He was challenged in his conclusions by Father Étienne Noel, the Jesuit Rector of the Collège de Clermont in Paris and a proponent of traditional Aristotelian physics; Pascal set out in his reply what are now taken to be the basic principles governing the application of scientific judgment and method. At the same time, he wrote to his brother-in-law Florin Périer to ask him to undertake the experiment of carrying a barometer up a mountain (the Puy-de-Dôme), the results of which showed that the level in the column of mercury varied with height. Pascal confirmed this himself on a church tower in Paris, and published the findings in 1648 in his Récit de la grande expérience de l’équilibre des liqueurs (Account of the great experiment on equilibrium in liquids); he concluded that experiment, not authority, governed physics, that his experiments had shown that nature has no horror of a vacuum, and that air pressure accounts for all the effects associated with said imaginary horror. These experimental writings played an important role in discrediting Aristotelian and scholastic scientific ideas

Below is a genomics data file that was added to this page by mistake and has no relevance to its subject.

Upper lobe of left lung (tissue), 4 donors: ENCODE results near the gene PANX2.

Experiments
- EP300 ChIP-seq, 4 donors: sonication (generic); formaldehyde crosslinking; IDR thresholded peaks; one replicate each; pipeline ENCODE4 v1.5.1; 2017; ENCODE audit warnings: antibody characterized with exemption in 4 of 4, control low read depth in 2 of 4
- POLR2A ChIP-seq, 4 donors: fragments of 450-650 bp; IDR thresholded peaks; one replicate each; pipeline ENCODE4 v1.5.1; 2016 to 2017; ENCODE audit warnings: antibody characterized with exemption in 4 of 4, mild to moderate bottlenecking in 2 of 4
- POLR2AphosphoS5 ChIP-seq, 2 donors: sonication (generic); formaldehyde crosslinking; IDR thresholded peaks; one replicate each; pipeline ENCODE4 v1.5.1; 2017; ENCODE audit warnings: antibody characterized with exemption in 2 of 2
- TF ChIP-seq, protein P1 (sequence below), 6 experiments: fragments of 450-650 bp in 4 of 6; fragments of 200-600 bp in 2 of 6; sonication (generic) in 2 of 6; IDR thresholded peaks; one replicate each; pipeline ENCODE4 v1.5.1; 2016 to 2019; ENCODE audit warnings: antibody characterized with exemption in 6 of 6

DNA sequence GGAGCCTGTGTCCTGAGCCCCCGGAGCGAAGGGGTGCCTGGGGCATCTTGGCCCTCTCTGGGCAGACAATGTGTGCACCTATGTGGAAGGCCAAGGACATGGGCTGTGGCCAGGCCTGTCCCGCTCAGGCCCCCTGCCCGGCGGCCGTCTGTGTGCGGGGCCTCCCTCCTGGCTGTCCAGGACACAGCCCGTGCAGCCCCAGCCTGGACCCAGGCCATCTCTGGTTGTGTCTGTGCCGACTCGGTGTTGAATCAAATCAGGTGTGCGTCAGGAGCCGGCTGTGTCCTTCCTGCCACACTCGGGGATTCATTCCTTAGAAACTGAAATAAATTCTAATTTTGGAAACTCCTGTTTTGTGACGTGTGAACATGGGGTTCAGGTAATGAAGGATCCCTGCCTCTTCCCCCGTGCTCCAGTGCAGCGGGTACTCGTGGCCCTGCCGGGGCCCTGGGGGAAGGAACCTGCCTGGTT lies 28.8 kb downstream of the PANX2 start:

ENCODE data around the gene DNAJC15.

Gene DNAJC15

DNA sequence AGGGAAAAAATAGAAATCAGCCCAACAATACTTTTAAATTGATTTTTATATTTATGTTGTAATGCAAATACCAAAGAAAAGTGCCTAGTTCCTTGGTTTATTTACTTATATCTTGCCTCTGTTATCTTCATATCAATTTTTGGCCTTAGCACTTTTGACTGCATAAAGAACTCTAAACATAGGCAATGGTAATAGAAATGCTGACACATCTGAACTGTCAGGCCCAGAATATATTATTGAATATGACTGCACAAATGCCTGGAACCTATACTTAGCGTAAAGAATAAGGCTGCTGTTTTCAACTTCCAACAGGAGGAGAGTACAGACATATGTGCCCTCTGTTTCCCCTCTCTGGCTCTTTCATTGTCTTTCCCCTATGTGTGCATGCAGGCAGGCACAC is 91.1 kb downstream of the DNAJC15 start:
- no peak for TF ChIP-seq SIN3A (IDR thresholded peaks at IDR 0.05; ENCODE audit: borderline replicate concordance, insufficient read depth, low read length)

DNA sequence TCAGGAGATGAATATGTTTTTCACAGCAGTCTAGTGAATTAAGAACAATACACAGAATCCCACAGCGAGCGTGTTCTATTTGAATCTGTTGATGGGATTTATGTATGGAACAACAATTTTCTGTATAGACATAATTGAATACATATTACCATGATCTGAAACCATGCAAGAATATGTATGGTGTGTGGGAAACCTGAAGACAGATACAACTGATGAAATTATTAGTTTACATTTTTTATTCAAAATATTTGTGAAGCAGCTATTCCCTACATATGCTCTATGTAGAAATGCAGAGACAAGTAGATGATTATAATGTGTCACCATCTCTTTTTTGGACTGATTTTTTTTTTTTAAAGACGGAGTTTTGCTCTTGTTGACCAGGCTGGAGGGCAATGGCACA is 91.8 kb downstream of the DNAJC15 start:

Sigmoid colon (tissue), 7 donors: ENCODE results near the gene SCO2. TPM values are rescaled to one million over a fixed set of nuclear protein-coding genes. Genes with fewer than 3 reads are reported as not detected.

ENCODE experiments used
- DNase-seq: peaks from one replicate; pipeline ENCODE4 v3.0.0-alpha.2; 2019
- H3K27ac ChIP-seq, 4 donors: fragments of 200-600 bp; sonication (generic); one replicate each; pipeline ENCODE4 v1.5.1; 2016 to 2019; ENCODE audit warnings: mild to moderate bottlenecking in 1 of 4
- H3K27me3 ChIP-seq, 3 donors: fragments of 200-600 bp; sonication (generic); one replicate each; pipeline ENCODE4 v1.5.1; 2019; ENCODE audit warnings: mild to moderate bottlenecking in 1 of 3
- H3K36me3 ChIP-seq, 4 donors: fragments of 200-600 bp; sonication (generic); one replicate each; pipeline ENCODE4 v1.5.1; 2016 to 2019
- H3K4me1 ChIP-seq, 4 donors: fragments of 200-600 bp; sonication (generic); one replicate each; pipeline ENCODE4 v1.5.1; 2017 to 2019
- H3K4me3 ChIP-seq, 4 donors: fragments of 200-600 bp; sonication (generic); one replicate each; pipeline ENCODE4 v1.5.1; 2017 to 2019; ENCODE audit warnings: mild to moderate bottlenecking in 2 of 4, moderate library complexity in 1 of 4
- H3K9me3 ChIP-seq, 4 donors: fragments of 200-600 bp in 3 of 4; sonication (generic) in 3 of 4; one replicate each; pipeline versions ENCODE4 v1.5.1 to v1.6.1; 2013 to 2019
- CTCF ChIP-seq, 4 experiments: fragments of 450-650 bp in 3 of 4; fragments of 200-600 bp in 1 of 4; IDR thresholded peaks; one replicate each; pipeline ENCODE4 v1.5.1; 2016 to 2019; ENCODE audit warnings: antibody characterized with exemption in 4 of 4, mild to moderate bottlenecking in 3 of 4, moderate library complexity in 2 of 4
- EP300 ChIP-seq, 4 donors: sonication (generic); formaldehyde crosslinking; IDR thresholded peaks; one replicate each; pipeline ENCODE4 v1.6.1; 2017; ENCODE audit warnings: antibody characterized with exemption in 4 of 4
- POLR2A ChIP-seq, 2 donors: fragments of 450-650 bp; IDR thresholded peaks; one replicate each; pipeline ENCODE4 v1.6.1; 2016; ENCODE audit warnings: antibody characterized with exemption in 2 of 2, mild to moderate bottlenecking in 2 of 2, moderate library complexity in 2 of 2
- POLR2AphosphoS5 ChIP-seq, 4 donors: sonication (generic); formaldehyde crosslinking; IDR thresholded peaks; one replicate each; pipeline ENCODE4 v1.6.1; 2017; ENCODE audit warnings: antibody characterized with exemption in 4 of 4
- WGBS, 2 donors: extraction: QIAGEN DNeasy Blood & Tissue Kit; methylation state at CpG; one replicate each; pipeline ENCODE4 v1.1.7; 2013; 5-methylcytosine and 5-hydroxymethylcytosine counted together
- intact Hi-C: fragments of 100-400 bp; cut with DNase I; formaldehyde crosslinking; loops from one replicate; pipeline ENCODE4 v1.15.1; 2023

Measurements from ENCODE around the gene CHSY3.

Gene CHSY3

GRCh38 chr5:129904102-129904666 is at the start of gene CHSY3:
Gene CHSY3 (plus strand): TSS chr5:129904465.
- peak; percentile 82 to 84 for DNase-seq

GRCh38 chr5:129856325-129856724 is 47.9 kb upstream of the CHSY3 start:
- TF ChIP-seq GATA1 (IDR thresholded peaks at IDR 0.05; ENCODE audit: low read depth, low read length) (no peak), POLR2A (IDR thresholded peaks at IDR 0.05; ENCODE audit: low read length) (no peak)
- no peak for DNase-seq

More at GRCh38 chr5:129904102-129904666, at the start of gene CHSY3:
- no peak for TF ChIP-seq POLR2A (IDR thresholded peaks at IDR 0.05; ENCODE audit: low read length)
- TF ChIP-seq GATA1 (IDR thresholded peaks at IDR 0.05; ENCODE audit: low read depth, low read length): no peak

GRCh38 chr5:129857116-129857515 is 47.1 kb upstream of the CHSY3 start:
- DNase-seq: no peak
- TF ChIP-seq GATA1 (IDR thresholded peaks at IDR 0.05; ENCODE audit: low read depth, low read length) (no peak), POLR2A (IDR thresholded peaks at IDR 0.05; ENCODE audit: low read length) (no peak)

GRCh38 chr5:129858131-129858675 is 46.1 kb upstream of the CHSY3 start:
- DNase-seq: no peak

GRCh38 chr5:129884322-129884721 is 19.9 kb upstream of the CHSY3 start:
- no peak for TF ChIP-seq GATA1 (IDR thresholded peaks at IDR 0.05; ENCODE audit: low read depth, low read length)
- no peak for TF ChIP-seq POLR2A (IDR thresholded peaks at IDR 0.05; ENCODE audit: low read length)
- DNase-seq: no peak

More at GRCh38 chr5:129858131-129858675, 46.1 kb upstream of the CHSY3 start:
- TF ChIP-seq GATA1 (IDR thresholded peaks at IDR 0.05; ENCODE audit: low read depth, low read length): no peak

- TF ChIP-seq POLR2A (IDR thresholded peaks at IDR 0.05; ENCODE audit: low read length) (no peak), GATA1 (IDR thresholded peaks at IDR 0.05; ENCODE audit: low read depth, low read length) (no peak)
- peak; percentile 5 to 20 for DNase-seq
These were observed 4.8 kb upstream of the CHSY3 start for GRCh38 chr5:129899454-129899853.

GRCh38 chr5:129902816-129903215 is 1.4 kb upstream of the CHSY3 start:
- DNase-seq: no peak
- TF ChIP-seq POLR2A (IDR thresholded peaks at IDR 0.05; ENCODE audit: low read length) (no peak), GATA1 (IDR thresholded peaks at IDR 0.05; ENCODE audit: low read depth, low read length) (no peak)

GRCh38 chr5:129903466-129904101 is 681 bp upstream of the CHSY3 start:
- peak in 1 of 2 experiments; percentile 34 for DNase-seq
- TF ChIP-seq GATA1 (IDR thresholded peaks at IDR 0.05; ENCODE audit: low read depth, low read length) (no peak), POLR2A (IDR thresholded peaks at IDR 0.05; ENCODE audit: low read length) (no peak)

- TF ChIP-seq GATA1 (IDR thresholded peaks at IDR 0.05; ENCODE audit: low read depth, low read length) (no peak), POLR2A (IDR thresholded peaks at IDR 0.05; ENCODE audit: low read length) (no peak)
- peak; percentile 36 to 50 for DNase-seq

3 Pascal and Jansenism

Pascal’s father suffered an accident in 1646, which brought him into contact with a priest sympathetic to the ideas of Cornelis Jansen (1585-1638), the bishop of Ypres. Pascal also encountered Jansenist ideas on grace and piety, and was deeply affected by them, as were other members of his family. After her father’s death in 1651, Blaise’s sister Jacqueline became a nun at the convent at Port-Royal, which was the centre of Jansenist doctrine and religious practice in France.

Pascal opposed her vocation strongly, and indeed for two years thereafter led a life very different from hers, consorting with free-thinkers, gamblers and libertines of fashionable Parisian society; but on the night of 23 November 1654 he underwent a profound spiritual experience which altered his life irrevocably.